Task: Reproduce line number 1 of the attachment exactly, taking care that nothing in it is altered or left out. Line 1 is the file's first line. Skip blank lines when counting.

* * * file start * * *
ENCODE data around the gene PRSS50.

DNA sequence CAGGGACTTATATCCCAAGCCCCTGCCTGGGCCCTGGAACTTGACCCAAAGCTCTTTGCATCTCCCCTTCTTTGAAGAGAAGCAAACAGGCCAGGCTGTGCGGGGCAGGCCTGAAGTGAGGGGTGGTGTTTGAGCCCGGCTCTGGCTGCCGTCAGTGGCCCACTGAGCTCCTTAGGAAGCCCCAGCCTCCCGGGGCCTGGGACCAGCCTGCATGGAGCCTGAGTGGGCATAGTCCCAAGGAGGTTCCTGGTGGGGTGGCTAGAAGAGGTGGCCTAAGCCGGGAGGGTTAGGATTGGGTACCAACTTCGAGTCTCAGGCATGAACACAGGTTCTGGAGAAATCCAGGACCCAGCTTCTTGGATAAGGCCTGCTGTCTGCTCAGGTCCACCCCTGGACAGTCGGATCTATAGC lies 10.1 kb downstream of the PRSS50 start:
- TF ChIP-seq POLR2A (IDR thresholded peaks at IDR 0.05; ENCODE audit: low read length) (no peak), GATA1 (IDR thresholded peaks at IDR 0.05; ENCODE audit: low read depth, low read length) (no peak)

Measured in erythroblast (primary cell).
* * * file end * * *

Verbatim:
ENCODE data around the gene PRSS50.